The power of photographs

JUST FOR PARENTS

Advice and strategies to help your children

October 07, 2001

Editor's note: Today Jerdine Nolen develops a clear picture of how photos can enhance the reading experience.

Photographs are snapshots in time that leave lasting impressions. Taking pictures of our children and their good works creates positive mental images to treasure for a lifetime. Capture fleeting moments, like your child doing his homework or when he and dad share a good book at bedtime. Don't forget to display the pictures - on the refrigerator, in scrapbooks or in handsome frames. Even when things are not going so great, pictures can be a good way to revisit past struggles and recall how they were overcome. Photos also document achievements. You can remind your child, "You see, you did it!"

Anytime is the right time to take a picture

record firsts: day of school, step, gaining and losing a tooth

revisit your child's school year

express feelings

see one another in a new way

capture an important event/moment

Some things to consider

keep a camera - with film already inside - handy

ask your child if it is OK to take his picture

let your child take pictures of you

create a poster. Call it something, like "Look At Me Read," and consider giving it as a gift to someone

Jerdine Nolen of Ellicott City is the award-winning children's book author of Harvey Potter's Balloon Farm and Raising Dragons. Her most recent book is Big Jabe. She was a teacher and administrator in elementary education and has tested her suggestions on her son and daughter.

Log on as a library supporter

Today is the last day you can help school libraries across the country boost their inventory. All your child has to do is get to a computer with online access. Go to www.bookadventure.org and register for a free online membership with Book Adventure, a Baltimore non-profit whose mission is reading motivation. Publisher Houghton Mifflin is the sponsor that will donate one book for each new reader who hops aboard this site.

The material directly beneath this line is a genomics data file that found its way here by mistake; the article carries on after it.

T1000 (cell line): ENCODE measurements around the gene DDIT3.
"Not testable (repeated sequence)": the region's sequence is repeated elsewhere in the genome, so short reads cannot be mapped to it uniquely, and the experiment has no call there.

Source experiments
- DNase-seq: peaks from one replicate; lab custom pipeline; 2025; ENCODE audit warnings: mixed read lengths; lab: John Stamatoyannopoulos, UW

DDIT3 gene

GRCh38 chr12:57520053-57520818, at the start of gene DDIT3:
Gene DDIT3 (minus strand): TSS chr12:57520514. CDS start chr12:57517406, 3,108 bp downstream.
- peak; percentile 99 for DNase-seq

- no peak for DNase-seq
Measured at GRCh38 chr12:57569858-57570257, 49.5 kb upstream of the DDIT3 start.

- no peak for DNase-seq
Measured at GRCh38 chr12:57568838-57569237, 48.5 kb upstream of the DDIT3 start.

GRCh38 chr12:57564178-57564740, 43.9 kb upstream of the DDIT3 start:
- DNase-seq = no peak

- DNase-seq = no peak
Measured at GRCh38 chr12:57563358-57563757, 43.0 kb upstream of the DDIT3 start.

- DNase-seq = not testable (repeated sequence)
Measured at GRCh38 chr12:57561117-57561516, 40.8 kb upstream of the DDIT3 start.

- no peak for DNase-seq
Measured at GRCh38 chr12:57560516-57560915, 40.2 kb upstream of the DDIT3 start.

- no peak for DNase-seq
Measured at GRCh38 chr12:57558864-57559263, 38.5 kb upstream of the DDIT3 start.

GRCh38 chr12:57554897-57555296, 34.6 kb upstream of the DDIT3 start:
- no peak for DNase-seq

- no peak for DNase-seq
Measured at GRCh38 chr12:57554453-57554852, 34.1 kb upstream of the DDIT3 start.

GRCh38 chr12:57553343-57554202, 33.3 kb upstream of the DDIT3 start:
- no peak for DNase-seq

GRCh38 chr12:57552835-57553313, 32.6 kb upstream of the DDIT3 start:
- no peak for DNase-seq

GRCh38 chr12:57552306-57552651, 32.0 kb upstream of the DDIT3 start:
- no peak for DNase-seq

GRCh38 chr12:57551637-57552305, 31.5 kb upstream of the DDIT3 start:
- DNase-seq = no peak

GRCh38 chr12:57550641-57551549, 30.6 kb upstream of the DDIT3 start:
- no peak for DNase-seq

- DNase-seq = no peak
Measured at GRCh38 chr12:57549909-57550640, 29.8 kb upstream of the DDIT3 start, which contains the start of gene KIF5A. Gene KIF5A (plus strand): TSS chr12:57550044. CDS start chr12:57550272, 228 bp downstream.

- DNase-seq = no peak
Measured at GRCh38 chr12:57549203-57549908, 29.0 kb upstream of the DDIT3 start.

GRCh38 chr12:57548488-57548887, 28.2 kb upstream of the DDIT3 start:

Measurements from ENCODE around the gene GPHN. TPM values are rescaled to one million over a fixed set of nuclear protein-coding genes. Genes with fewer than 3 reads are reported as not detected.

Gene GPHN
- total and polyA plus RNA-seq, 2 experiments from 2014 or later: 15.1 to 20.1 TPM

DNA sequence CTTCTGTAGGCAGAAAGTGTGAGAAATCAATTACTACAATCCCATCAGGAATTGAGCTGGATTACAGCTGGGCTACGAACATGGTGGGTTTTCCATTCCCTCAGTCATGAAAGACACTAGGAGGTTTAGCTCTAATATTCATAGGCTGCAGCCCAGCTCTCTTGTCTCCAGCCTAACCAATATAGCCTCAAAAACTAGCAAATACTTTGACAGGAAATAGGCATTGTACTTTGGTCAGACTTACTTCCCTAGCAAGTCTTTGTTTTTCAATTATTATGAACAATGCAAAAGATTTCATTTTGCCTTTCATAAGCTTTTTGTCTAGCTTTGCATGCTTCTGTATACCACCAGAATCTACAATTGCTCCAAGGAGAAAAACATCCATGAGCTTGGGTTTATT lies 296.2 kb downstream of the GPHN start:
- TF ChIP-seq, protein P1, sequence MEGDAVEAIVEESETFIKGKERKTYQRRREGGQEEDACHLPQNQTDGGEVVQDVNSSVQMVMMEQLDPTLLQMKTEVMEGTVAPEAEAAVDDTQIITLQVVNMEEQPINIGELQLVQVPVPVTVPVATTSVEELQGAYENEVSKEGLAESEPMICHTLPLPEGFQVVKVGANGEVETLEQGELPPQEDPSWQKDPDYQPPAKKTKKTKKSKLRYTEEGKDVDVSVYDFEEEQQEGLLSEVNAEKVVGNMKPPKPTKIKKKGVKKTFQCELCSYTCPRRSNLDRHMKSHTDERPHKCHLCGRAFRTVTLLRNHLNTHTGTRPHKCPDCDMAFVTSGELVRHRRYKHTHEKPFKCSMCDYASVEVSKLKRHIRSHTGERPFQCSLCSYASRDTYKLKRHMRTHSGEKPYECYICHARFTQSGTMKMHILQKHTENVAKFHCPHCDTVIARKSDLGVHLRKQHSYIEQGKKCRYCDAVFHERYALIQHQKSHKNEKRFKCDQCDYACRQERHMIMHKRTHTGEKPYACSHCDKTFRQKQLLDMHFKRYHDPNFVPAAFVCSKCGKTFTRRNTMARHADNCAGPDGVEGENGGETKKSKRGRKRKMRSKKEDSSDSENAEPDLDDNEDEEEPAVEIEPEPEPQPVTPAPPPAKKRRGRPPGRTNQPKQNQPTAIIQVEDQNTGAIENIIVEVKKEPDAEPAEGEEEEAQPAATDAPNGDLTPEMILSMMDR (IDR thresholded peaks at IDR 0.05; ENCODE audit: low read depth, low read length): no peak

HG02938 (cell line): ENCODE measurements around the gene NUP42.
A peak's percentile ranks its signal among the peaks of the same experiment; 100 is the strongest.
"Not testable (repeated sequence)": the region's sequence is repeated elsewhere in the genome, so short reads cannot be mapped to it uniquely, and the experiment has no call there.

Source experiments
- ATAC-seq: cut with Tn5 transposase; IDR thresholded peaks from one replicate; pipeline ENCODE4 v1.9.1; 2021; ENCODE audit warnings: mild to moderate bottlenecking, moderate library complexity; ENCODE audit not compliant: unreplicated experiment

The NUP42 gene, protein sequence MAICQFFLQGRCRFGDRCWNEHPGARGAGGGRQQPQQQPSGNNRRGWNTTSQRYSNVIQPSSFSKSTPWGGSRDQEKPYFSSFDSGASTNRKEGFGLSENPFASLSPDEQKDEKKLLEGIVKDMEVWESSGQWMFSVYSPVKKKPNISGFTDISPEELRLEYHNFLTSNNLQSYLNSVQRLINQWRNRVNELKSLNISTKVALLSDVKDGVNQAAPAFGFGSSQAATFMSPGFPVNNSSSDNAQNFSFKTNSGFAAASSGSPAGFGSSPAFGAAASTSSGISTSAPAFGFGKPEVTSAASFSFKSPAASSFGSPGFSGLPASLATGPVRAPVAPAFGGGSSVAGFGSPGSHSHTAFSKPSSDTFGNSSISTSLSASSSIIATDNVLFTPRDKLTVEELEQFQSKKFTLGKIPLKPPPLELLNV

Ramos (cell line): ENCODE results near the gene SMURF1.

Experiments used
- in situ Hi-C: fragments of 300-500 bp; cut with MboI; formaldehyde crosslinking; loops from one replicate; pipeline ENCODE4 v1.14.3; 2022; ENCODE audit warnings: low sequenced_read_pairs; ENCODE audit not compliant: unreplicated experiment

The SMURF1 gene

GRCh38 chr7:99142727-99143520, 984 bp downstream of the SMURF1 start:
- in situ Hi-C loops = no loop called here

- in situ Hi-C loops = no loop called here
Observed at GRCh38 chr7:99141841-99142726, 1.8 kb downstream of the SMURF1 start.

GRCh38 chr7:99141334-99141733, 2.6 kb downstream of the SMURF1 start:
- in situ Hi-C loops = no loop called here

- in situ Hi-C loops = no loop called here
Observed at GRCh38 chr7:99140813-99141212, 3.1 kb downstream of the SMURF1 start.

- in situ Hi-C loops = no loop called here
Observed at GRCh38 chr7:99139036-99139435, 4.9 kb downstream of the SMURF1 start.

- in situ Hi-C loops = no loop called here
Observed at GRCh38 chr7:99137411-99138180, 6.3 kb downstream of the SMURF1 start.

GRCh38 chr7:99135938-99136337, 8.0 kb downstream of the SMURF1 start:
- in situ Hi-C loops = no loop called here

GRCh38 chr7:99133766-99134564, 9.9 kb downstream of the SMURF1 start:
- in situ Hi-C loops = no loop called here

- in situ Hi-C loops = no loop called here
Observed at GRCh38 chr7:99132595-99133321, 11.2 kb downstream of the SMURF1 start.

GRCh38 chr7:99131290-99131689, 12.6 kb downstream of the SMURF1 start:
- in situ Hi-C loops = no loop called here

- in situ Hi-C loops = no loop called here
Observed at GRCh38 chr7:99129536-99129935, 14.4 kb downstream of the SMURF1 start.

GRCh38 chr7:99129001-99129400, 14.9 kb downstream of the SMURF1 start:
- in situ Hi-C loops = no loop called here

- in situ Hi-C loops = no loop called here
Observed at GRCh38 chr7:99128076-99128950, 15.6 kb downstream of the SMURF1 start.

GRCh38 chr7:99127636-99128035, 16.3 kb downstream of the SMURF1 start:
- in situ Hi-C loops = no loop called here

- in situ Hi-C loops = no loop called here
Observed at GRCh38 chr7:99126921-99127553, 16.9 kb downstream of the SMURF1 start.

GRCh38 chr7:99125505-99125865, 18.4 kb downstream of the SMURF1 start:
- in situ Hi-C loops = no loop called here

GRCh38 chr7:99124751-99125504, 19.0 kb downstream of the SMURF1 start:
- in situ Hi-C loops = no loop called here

Once there, your child might want to check out the Book Finder section, which compiles reading lists based on grade level (K-8) and interests. Print out Book Ranger Badges and other certificates of merit as he finishes a set number of books. At the Quiz-o-Matic, he can accumulate points and redeem rewards like gift certificates and treats at the Prize Library. Tools like almanacs and dictionaries are also provided via online links.

- Athima Chansanchai

New York Times Best Sellers List: Children's Paperback Books

Editor's Note: The children's best-seller list has three categories - picture books, chapter books, and paperbacks - which are published in rotation, one category per week.

1. Harry Potter and the Prisoner of Azkaban by J.K. Rowling (weeks on list: 2)

2. Harry Potter and the Sorcerer's Stone by J.K. Rowling (98)

3. Captain Underpants and the Wrath of the Wicked Wedgie Woman by Dav Pilkey (5)

4. Harry Potter and the Chamber of Secrets by J.K. Rowling (55)

5. The Princess Diaries by Meg Cabot (13)

6. Conversations with J.K. Rowling by Lindsey Fraser (2)

7. It's the Great Pumpkin, Charlie Brown by Charles M. Schulz (1)

8. Corduroy's Best Halloween Ever! By Lisa McCue (3)

9. Holes by Louis Sachar (55)

10. The Case of the Screaming Scarecrow by Judy Katschke (2)

Contact Us

The Sun invites readers to send in tips about encouraging children to read, and we will print them on this page or on sunspot.net, our place on the Internet. Please include your name, town and daytime phone number. Send suggestions by fax to 410-783-2519; by e-mail to sun.features@baltsun.com; or by mail to Reading by 9 Parent Tips, The Sun, Features Department, 501 N. Calvert St., Baltimore, MD 21278.

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